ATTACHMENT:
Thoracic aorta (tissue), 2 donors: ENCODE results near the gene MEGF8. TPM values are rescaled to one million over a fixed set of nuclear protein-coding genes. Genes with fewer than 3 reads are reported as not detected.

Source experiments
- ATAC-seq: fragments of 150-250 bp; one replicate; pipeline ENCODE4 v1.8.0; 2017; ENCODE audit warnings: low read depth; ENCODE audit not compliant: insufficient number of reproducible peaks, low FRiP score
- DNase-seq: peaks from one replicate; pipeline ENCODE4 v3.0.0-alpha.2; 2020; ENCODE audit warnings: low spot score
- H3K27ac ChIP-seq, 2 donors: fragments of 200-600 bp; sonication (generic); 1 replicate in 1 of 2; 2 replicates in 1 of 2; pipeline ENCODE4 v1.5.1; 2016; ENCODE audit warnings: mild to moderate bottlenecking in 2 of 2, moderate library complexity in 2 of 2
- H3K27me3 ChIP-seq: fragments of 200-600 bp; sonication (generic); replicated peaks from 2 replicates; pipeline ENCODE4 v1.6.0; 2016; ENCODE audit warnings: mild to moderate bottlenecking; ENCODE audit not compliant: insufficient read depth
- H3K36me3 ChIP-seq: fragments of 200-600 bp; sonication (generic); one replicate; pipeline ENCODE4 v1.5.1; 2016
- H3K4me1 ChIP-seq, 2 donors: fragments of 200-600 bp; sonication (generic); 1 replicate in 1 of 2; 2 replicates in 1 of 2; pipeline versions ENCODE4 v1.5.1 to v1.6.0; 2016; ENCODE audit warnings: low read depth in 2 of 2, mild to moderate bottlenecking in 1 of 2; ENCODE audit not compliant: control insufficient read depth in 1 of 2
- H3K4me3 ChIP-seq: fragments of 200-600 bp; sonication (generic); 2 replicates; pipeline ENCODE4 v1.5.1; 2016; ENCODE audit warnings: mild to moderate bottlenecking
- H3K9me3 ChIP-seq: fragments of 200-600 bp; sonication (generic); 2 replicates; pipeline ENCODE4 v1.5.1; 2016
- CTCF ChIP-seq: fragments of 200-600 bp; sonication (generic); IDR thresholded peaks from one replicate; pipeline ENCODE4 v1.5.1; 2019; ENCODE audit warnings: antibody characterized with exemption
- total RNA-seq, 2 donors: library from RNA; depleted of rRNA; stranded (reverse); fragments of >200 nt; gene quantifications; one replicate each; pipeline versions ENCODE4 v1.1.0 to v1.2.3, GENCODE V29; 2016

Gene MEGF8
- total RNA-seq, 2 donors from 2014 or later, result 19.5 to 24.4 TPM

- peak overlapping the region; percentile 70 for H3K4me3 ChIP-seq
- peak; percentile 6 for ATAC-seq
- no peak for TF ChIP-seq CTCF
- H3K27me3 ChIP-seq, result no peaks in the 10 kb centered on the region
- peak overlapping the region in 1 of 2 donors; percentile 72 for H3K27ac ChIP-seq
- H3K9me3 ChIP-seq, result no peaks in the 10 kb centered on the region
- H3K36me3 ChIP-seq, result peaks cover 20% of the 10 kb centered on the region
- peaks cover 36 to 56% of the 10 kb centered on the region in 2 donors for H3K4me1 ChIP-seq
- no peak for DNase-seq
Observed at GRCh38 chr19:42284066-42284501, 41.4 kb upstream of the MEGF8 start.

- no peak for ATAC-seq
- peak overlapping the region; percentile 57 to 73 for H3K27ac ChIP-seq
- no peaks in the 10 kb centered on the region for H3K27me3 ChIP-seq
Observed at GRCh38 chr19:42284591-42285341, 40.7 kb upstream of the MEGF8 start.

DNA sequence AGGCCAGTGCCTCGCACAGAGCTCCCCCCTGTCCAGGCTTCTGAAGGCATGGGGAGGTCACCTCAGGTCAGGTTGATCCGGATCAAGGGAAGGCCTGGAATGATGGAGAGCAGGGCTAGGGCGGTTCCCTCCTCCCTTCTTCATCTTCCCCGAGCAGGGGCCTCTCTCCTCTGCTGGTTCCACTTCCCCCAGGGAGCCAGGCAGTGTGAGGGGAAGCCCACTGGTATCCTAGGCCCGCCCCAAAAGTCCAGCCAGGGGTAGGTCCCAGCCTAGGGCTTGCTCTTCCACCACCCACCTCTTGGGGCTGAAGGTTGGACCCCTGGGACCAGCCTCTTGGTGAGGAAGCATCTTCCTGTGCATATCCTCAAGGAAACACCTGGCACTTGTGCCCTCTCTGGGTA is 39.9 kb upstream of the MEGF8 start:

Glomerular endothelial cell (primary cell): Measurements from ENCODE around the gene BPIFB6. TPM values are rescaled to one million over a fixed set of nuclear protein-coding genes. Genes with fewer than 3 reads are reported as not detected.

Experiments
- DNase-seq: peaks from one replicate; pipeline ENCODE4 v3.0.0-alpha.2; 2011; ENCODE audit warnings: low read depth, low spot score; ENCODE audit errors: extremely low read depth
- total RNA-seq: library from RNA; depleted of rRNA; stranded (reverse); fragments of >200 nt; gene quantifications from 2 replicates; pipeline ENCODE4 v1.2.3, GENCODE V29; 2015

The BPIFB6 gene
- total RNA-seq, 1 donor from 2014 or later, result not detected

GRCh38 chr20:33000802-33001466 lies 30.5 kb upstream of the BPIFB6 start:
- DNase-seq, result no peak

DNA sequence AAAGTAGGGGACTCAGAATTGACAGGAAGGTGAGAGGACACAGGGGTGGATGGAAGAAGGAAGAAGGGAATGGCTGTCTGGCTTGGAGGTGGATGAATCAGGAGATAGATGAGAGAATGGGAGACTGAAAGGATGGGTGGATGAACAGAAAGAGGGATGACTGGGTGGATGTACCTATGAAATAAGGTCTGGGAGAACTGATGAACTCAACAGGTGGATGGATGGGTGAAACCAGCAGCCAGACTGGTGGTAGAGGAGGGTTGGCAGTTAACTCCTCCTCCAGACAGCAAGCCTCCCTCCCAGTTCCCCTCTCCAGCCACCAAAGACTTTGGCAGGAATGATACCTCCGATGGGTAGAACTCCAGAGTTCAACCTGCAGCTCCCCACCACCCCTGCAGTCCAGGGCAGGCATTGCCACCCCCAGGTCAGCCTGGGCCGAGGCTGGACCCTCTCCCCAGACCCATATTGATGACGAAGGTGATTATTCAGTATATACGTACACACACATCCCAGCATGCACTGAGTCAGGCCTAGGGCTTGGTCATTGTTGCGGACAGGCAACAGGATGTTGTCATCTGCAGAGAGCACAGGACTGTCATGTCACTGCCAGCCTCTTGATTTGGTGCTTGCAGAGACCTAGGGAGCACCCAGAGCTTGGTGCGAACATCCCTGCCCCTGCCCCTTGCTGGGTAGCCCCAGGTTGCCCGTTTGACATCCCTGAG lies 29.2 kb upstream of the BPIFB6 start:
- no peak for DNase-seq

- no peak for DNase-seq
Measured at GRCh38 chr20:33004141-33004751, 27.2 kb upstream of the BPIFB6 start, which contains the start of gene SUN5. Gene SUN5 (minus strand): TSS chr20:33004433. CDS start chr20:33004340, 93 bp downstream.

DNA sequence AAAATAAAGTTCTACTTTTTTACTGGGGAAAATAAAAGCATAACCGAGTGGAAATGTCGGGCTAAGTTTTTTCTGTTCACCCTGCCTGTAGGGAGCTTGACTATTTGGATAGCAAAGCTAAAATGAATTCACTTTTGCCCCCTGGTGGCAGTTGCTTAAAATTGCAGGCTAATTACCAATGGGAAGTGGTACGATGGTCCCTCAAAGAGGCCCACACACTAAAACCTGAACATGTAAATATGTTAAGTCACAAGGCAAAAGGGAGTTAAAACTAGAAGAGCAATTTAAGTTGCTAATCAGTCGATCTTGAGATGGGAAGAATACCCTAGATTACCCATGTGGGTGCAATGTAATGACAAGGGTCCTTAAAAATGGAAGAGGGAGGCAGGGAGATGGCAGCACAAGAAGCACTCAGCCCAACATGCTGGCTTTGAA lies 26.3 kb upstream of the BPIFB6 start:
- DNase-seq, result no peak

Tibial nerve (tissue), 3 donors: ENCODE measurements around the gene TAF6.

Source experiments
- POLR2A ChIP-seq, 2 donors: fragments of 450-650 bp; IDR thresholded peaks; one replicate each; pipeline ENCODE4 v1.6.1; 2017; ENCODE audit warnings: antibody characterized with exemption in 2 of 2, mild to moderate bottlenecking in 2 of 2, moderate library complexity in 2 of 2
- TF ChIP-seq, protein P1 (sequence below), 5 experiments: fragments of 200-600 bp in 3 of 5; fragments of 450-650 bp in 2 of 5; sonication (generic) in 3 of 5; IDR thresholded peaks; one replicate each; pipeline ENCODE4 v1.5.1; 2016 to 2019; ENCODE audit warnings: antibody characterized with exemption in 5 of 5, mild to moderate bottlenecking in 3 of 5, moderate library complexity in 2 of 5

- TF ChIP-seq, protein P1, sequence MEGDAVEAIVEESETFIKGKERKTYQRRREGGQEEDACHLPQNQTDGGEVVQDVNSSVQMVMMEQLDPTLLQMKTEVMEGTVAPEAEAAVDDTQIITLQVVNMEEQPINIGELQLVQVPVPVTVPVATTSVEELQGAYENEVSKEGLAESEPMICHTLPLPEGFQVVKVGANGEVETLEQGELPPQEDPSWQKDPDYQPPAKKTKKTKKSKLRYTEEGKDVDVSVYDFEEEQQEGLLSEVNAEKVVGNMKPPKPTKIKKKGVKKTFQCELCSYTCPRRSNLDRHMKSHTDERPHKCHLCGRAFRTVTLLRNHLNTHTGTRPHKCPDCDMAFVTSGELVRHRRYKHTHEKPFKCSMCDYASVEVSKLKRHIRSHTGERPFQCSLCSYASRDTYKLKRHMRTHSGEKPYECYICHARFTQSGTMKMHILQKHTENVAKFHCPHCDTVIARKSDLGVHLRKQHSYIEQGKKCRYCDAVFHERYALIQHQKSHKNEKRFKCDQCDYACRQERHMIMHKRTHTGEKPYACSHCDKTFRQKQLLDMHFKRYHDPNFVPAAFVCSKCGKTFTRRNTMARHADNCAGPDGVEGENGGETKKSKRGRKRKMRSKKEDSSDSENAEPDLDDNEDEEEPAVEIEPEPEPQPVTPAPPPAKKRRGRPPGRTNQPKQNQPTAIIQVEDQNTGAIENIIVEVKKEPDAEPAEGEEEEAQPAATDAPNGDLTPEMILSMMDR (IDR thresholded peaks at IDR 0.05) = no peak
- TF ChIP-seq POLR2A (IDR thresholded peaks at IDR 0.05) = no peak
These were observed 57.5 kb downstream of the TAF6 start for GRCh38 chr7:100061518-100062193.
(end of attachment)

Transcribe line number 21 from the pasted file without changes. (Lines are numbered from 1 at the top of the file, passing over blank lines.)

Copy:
- H3K36me3 ChIP-seq, result peaks cover 20% of the 10 kb centered on the region